A guest post by Sean Forester
I hope you enjoy my painting of San Giorgio Maggiore at dawn. Those of you who travelled to Venice with Tom Jones and Ann experienced the calm grandeur of this vista. As I reflect on the scene, I can almost hear Mahler’s Adaggietto from his Symphony no. 5 in my mind—the view of the church goes so perfectly with Death in Venice, the film by Luchino Visconti and novella by Thomas Mann. I joined that Travel Pursuit one afternoon as a guest lecturer. We stepped inside the Gothic basilica of Santa Maria Gloriosa dei Frari to look closely at Titian’s altarpiece and how he uses the mathematical ratio known as the Golden Section to harmonize the earth and heavens.
Those of you who have traveled with me may recall such moments. I have tried to share with you what I am most passionate about. I believe that what I offer as a leader is the ability to help you see the world through an artist’s eyes. I have taken you to places that inspire my painting—Russia, Italy, and France—and I hope they have inspired you as well. For my next Travel Pursuit, I’ve chosen Japan because it is the place that captivates me now. In this spirit, I’d like to share a couple of my recent artworks.
As those of you who were in Russia with me know, I had to leave the tour early because my mother was in an auto accident and passed away. Losing her without being able to say goodbye was incredibly painful. I felt so much support from all of you who were on Russia trip, and from Ann, Melanie, and the entire Classical Pursuits community. Thank you.
We all experience grief in our lives. At such times I take comfort in the kindness of family and friends and in music, art, and literature. I tried to express this in my painting Consolation.
I depicted two women, one who is grieving or in pain. Perhaps she is ill, or has experienced a loss. Her friend tentatively comforts her. The scene takes place in a dark and calm room, with a door behind leading to another room that is illuminated. On the wall is a scroll with a phrase that can be roughly translated as “Looking again to learn from the old masters.” For me this means learning by following the techniques of master painters. My painting closely follows a work by the 19th-century Boston painter Edward Tarbell that is pictured below.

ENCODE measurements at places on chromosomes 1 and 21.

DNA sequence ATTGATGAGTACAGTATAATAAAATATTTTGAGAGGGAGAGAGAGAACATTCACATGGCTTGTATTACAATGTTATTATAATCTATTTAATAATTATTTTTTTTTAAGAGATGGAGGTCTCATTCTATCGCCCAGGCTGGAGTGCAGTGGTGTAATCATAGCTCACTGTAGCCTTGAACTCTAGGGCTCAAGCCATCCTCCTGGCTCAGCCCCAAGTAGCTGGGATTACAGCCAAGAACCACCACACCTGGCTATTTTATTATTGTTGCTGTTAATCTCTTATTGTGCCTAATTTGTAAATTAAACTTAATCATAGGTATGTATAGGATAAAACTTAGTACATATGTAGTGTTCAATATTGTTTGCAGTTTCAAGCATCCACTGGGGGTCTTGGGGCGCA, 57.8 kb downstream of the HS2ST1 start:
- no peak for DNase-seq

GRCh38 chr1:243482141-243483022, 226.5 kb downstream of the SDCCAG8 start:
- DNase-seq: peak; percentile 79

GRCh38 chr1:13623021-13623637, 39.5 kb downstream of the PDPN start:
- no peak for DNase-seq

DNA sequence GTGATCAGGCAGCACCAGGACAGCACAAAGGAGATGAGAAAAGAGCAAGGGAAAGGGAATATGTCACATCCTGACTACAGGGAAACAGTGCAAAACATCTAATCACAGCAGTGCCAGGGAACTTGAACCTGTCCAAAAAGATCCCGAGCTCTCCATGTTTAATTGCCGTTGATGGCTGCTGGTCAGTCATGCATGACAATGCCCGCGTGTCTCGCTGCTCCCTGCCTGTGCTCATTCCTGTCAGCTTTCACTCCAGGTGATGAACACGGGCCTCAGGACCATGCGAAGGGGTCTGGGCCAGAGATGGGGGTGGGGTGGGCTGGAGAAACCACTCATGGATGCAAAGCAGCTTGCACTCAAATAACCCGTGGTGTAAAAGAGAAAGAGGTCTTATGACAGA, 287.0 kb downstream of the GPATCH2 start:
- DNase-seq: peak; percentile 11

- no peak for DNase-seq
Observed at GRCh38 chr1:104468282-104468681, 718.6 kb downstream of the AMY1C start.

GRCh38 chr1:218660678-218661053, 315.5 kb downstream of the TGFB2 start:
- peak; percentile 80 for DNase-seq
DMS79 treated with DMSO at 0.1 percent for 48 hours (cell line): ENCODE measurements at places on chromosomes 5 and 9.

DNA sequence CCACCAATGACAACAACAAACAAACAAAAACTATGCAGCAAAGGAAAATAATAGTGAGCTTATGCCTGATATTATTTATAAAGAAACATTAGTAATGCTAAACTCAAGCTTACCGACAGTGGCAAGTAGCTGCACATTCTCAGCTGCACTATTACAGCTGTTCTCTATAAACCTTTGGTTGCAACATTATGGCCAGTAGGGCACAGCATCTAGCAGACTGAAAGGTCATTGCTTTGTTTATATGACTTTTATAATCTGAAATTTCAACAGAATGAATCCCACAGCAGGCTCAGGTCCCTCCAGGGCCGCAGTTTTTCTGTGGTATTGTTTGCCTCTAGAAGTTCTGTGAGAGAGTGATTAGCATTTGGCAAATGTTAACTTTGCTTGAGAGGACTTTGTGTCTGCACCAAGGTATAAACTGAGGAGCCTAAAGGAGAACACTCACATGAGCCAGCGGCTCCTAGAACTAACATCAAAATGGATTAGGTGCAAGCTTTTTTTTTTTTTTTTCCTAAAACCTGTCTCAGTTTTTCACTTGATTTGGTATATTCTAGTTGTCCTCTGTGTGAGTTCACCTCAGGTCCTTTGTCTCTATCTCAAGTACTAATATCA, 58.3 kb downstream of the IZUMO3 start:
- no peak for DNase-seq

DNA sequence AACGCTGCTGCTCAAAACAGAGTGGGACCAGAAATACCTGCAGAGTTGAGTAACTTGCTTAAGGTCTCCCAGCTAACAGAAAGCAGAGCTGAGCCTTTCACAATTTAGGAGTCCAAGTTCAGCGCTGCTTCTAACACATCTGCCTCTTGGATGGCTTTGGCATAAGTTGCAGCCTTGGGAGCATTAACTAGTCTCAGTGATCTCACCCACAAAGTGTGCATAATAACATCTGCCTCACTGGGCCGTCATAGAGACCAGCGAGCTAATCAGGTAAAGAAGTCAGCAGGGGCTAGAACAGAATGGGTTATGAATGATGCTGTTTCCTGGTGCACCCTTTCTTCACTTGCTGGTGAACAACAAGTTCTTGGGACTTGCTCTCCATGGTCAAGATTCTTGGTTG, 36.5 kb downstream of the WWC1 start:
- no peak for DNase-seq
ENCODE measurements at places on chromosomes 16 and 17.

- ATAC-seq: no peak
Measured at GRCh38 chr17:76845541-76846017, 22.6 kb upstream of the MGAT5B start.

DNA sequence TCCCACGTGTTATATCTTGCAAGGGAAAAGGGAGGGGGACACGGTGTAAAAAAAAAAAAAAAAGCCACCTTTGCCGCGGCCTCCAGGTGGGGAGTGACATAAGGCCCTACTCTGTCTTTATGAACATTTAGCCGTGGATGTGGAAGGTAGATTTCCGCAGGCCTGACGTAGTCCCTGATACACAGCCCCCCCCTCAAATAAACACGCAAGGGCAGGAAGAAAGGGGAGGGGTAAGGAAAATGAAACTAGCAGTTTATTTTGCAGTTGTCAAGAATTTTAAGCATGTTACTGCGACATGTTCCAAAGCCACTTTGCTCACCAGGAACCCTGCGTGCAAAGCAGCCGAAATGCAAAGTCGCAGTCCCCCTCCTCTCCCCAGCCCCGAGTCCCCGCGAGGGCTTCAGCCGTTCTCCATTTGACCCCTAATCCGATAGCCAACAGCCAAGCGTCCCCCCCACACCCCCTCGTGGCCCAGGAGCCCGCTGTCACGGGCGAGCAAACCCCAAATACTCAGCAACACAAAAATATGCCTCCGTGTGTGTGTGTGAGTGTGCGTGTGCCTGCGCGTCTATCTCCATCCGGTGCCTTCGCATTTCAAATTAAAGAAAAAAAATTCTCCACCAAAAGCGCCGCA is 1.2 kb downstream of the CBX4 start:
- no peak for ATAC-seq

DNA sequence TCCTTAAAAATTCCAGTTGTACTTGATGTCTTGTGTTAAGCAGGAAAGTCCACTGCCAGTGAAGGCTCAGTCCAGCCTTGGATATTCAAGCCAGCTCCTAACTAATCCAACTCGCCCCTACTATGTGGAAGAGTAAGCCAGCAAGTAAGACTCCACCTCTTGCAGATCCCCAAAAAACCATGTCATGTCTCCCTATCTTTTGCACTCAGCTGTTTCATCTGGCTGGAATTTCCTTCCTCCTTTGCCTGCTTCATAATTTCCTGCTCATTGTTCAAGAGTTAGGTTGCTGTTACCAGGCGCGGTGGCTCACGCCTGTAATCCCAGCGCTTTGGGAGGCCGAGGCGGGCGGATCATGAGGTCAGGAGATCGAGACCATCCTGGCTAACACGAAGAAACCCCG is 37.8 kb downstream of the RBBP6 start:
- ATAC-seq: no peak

The phrase on the scroll also means opening myself to those from whom I can learn, be they elders today or the great books we study at Classical Pursuits. I feel that when I lead a tour, I learn a great deal from those who join me on it. In my painting, on the wall is also a print by of a ship by the Japanese artist Yoshida. Both the ship and the open door suggest a way forward. For me, consolation and healing are not a one-time thing—they are a process. A friend can support you with kindness and help you find your next steps along the way.
I’ll be showing this painting and a couple of others at exhibitions in Laguna Beach, opening April 8, and in New York City, opening April 28. The exhibitions will include lectures, artistic demonstrations, wine, and snacks. For more information please visit ParisSeminar.com. These shows feature a select group of realist artists, including Aaron Westerberg, whose work is also inspired by Japan.
If you live in the New York or LA areas and can attend, please do. I would enjoy seeing you. I’ll be giving a short lecture; I’ll have brochures about the Travel Pursuit to Japan and look forward to answering your questions. If you cannot make these events, feel free to email me to share your thoughts about my paintings or Japan. I’m very excited to see Kyoto and to share my love of Japanese art and culture with you. I think this is going to be my best tour yet with Classical Pursuits.
P.S. I’ll leave you with the two other paintings I will be showing: Emily and Still Life with Silver Pitcher. Emily is a dancer and a wonderful model and muse. I’ve depicted her in a moment of reflection, pouring herself a glass of water. For this painting I was inspired by Vermeer and Edward Hopper. Emily is holding a silver pitcher I found at an antique market in Florence, Italy. I also painted it in a still life with red and green onions.